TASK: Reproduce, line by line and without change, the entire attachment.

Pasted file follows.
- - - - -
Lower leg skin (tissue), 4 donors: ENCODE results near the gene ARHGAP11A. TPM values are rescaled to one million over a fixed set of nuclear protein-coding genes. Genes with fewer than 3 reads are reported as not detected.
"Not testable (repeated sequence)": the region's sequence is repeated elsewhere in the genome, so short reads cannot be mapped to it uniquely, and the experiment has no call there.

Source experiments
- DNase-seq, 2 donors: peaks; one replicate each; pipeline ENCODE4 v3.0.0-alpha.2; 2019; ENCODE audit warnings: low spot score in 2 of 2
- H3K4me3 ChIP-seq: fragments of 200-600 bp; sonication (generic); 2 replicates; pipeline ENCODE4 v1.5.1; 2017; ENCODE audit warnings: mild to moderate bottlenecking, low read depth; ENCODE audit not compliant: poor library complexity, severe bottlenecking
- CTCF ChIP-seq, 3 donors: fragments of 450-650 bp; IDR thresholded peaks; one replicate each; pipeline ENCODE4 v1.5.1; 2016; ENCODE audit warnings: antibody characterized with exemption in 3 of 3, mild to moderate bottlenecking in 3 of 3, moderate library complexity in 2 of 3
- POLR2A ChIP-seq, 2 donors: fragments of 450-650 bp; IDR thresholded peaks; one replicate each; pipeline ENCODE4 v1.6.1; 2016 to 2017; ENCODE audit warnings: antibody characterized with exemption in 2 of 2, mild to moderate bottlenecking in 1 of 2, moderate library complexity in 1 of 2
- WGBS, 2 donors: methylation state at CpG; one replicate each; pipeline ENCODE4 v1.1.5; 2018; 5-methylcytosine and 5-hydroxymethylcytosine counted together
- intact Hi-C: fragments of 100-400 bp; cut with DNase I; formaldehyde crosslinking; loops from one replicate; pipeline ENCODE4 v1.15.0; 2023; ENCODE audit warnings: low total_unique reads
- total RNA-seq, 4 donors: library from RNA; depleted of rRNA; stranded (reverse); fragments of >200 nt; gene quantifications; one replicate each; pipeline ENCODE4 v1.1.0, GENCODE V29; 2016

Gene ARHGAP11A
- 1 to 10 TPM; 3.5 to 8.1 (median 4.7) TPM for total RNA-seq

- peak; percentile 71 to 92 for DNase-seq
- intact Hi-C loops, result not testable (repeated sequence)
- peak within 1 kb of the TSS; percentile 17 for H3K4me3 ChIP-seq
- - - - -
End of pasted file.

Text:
Lower leg skin (tissue), 4 donors: ENCODE results near the gene ARHGAP11A. TPM values are rescaled to one million over a fixed set of nuclear protein-coding genes. Genes with fewer than 3 reads are reported as not detected.
"Not testable (repeated sequence)": the region's sequence is repeated elsewhere in the genome, so short reads cannot be mapped to it uniquely, and the experiment has no call there.

Source experiments
- DNase-seq, 2 donors: peaks; one replicate each; pipeline ENCODE4 v3.0.0-alpha.2; 2019; ENCODE audit warnings: low spot score in 2 of 2
- H3K4me3 ChIP-seq: fragments of 200-600 bp; sonication (generic); 2 replicates; pipeline ENCODE4 v1.5.1; 2017; ENCODE audit warnings: mild to moderate bottlenecking, low read depth; ENCODE audit not compliant: poor library complexity, severe bottlenecking
- CTCF ChIP-seq, 3 donors: fragments of 450-650 bp; IDR thresholded peaks; one replicate each; pipeline ENCODE4 v1.5.1; 2016; ENCODE audit warnings: antibody characterized with exemption in 3 of 3, mild to moderate bottlenecking in 3 of 3, moderate library complexity in 2 of 3
- POLR2A ChIP-seq, 2 donors: fragments of 450-650 bp; IDR thresholded peaks; one replicate each; pipeline ENCODE4 v1.6.1; 2016 to 2017; ENCODE audit warnings: antibody characterized with exemption in 2 of 2, mild to moderate bottlenecking in 1 of 2, moderate library complexity in 1 of 2
- WGBS, 2 donors: methylation state at CpG; one replicate each; pipeline ENCODE4 v1.1.5; 2018; 5-methylcytosine and 5-hydroxymethylcytosine counted together
- intact Hi-C: fragments of 100-400 bp; cut with DNase I; formaldehyde crosslinking; loops from one replicate; pipeline ENCODE4 v1.15.0; 2023; ENCODE audit warnings: low total_unique reads
- total RNA-seq, 4 donors: library from RNA; depleted of rRNA; stranded (reverse); fragments of >200 nt; gene quantifications; one replicate each; pipeline ENCODE4 v1.1.0, GENCODE V29; 2016

Gene ARHGAP11A
- 1 to 10 TPM; 3.5 to 8.1 (median 4.7) TPM for total RNA-seq

- peak; percentile 71 to 92 for DNase-seq
- intact Hi-C loops, result not testable (repeated sequence)
- peak within 1 kb of the TSS; percentile 17 for H3K4me3 ChIP-seq